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Too Old, Too Fast
Too Old, Too Fast
I was sitting in the food court at the mall and enjoying some Panda Express orange chicken when, all of a sudden, I heard a guttural noise nearby:
I jumped with surprise at the inhuman sound and quickly glanced around the massive room for the source of the disruption. My eyes immediately focused on two young girls who were shooting towards each other. When they met, they wrapped together in a massive hug, one lifting the other off of the ground.
“OH MY GAWD! I HAVEN’T SEEN YOU IN, LIKE, FOUR HOURS!” they shrieked and howled to each other. I turned to my friend and gave him a dark scowl. I wondered, “Why are they being so loud? This is a public place, isn’t it? It’s ten o’ clock at night, and they should be home by now. They can’t be driving age, can they?” I scrutinized the screaming girls. Their faces were coated in eye shadow, lip gloss, and foundation. The roots of their hairs were dyed pink and yellow. They had on low-cut tops and skirts that went up mid-thigh. The worst part was, they looked like they couldn’t have been older than 12 or 13, and yet they were already dressing like women who were out on the town.
“Gosh, they’re dressed like sluts,” I remarked to my friend.
“You’re such an old man. Everyone dresses like that these days” he quipped back.
As ‘old manish’ as it might seem, kids are growing up way too fast. It seemed that, starting in middle school, a lot of girls started dressing older than people their age should. They all seem to be growing up too fast. "The 12- to 14-year-olds of yesterday are the 10- to 12-’s of today," says Bruce Friend, a vice president of the kids' cable channel Nickelodeon. According to Friend, the Nickelodeon-Yankelovicht Youth Monitor found that today, 12-year-old kids often describe themselves using words like "flirtatious, sexy and trendy."(Hymowitz). When I was 12, I never described myself as ‘flirtatious’ or ‘sexy,’ and I was 12 only six years ago!
It isn’t just the clothes or words that give it away either. Pre-teens are showing more rebellious attitudes and exhibiting more risky and adult behaviors. Aside from wearing revealing clothing or screaming in public places, drug and alcohol use as well as sexual activity are now becoming issues with pre-teens. “We're beginning to see a few pregnant sixth-graders,” says Christy Hogan, a former middle-school counselor (Hymowitz). Sixth grade?! Those are 11- and 12-year-olds! Pregnant?! You have got to be kidding me!
It troubles me that so many children are becoming adults so much faster because of peer pressure and images that the media portrays to them about what is masculine or feminine, or what is sexy. Look at the star of the popular Disney Channel show Hannah Montana, Miley Cyrus. My 8-year-old sister watches Hannah Montana religiously, as do many of my cousins, ranging from ages 5 to 10. In 2008, Cyrus was the subject of a revealing Vanity Fair photo shoot in which she, 15 at the time, appeared bare-backed and with a sheet covering her front. In August of 2009, Cyrus performed at the Teen Choice Awards, an award show that, despite its name, is as much geared towards 10- to 12-year-olds as well as teens. During the performance, she jumped up onto a platform and swung around a pole as she sang (Serjeant). ‘Hannah’ is one of my sister’s biggest role models, but when she sees the things Cyrus does in her free-time, what is my sister supposed to think? I don’t want her thinking it’s cool to dance like a stripper or that wearing revealing clothing at her age is okay just because Hannah does it. Unfortunately, Cyrus, and other child-star turned bad-girl role-models have much more sway over how my sister acts and dresses than I do. I am thankful that my sister still watches a healthy dose of SpongeBob, and still has the silliness that all 8-year-olds should have, but if I hear her singing Katy Perry’s hit song “I Kissed a Girl” one more time, I’ll scream.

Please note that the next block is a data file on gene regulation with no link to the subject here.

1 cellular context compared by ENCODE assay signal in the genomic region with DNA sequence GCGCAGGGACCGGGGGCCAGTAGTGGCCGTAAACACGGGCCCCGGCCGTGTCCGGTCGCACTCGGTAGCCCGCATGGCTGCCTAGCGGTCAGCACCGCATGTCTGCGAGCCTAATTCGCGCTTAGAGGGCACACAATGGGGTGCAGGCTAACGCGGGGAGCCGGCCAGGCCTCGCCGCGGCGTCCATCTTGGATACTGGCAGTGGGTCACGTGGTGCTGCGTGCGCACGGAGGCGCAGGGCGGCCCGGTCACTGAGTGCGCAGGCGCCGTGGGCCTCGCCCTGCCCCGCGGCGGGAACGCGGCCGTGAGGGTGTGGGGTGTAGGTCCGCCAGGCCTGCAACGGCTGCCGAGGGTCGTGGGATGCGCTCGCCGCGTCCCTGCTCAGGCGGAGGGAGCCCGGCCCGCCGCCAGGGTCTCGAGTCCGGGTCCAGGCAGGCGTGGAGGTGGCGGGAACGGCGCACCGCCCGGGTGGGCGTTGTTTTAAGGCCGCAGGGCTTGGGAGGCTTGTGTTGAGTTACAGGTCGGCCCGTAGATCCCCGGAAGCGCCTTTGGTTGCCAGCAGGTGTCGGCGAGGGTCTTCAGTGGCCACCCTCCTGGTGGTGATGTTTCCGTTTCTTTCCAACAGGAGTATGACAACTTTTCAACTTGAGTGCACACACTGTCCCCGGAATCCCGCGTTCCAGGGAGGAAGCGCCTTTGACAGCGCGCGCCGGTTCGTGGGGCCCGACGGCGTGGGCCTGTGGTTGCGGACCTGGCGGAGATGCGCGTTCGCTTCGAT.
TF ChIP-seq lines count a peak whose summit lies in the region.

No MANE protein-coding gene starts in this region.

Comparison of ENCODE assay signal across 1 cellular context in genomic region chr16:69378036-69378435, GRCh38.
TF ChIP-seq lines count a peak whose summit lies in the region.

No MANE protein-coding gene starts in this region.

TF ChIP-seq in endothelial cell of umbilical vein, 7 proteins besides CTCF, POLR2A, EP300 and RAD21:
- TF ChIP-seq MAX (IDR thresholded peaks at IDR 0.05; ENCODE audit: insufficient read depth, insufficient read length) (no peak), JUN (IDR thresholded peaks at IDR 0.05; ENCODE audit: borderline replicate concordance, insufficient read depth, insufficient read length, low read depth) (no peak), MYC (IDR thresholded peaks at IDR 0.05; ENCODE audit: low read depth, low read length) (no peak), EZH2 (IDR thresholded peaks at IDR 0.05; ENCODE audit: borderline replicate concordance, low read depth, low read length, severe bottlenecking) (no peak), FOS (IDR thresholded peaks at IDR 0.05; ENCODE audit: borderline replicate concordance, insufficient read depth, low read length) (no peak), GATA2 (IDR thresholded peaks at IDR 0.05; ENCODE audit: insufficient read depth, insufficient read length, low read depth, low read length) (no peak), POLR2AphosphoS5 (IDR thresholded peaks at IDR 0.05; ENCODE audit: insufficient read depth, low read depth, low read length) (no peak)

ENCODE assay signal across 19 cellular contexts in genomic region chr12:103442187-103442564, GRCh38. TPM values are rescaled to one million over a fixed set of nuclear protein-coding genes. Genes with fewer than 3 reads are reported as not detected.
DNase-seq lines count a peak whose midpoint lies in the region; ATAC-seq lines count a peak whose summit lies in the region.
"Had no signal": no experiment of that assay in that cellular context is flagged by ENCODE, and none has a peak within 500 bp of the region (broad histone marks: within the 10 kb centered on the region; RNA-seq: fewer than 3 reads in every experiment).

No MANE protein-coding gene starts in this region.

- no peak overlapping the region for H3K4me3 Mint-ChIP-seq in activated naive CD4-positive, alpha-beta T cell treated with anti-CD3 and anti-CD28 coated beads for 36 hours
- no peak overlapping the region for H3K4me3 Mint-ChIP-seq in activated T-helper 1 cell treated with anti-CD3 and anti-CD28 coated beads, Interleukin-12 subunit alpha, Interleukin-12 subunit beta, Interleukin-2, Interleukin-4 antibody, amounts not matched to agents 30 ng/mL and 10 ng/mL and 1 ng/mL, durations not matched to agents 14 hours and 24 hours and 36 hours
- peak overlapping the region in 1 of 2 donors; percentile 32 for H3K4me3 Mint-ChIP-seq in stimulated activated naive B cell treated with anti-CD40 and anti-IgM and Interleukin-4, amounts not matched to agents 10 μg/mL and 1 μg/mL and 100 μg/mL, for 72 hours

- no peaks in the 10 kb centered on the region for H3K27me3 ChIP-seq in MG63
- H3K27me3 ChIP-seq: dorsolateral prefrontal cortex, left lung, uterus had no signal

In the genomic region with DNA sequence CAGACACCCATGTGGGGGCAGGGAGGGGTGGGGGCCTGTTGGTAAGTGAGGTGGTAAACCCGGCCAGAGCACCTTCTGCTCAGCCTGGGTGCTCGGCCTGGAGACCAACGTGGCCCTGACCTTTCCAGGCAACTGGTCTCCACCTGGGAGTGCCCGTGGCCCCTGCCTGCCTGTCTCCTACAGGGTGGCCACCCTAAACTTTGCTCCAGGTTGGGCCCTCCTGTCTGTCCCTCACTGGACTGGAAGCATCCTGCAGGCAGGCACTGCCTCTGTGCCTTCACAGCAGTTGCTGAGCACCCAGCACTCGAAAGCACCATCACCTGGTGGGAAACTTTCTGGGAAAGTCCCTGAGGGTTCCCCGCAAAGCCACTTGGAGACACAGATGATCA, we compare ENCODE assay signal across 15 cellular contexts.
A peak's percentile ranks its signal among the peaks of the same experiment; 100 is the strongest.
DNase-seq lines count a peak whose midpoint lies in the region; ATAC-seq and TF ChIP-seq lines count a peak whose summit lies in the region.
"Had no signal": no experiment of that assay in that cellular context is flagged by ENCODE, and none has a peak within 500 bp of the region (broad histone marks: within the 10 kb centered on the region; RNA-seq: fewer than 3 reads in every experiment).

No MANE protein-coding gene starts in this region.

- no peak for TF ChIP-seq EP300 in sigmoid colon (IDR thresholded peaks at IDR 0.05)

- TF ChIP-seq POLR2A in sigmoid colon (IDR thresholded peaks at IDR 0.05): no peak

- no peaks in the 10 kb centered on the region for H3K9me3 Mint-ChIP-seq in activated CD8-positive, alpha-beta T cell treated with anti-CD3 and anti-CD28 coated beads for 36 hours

The worst part about childhood pressures to grow up faster is the paradox that they create, and that the kids won’t see their errors until it’s too late. The older that a person gets, the more they’ll miss their childhood years. They’ll realize that being an adult means a whole new set of responsibilities, like paying expensive bills, working long hours, and high expectations from bosses and co-workers. It also means many harsh realities, like “I can’t use this money to eat out at restaurants every night or to buy video games, I need it to pay the electricity bill,” or “I don’t have summer vacation anymore, I work year-round. The weekend is my vacation.”
When confronted with the issue of their fast-aging children, some parents take the “Well, they have to grow up some time” view, but I don’t believe that. Children should always be given the opportunity to just be kids until at least their teenage years. They shouldn’t have to worry about how they look, or cliques, or dating. Kids should just be kids, and they should be that way for as long as they can before moving on to the next stage in life. I think they’ll be much happier teenagers and adults that way.
1. Hymowitz, Kay S. “Kids Today Are Growing Up Way Too Fast”
The Wall Street Journal, 28 October 1998
1 November 2009. Web.
2. Serjeant, Jill “Miley Cyrus Voted Worst Celebrity Influence of 2009”
The New York Times, 28 October 2009
1 November 2009. Web.